Trump Says He's 'Not Thrilled' About US Interest Rate Hikes


President Trump took a pot shot Thursday at the Federal Reserve for eyeing another interest rate hike that could slow America's strong economic growth.

President Donald Trump upended almost three decades of presidential precedent by commenting on the Federal Reserve's interest rate policy on Thursday, but at least one economist thinks the president's remarks could come back to bite him.

"The secretary will nearly certainly hear complaints about these remarks at the G20, especially in his bilateral discussions", said Mark Sobel, a former senior Treasury official who left earlier this year, after serving as US executive director at the International Monetary Fund.

Trump said he was only expressing his opinion as a private citizen by criticizing the move to raise interest rates. "Debt coming due & we are raising rates - Really?" he tweeted.

"I am not happy about it", Trump said.

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Speaking about Fed policy in his interview with CNBC, Trump said he is "letting them do what they feel is best".

That said, Trump added in the interview that "I put a very good man in at the Fed", referring to the current chair, Jerome Powell. "No president should interfere with the workings of the Fed", Fisher said. If things turn sour, however, Trump's comments suggest that could change. And because we live in a reality where logical human behavior reigns supreme, the president has remained demure on all Fed-related topics this morning...

Trump has ordered the Commerce Department to investigate whether auto imports pose a threat to USA national security that would justify tariffs or other trade restrictions.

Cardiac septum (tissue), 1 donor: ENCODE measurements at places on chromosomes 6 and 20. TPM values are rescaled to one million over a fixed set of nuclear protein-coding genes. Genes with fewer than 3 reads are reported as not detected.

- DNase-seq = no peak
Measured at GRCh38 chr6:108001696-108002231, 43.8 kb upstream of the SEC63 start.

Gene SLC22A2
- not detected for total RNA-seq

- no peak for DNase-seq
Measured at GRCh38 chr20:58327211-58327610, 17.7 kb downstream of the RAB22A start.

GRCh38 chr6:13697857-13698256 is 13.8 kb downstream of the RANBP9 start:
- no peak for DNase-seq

After the interview, Trump reiterated criticism of planned interest-rate hikes by the Federal Reserve, saying in a Twitter post that tightening policy would diminish any United States advantage in trade and exacerbate losses from "BAD trade deals".

Trump's rebuke broke with more than two decades of White House tradition of avoiding comments on monetary policy out of respect for the independence of the USA central bank. The Treasury didn't immediately respond to a request for comment on the president's remarks on the dollar.

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A spokesperson for the Fed declined to comment.

The comments raised eyebrows in the United States, where presidents are expected to avoid criticism of the central bank in deference to its independence.

Trump is limited in how much direct pressure he can put on the Fed chief.

Trump has ordered Commerce to investigate whether auto imports pose a threat to U.S. "Independence does not mean "above the law" or "above the will of the people" and I am always just flabbergasted when some members of the Fed, or former members of the Fed, take the attitude that the Fed somehow does not report to the government".

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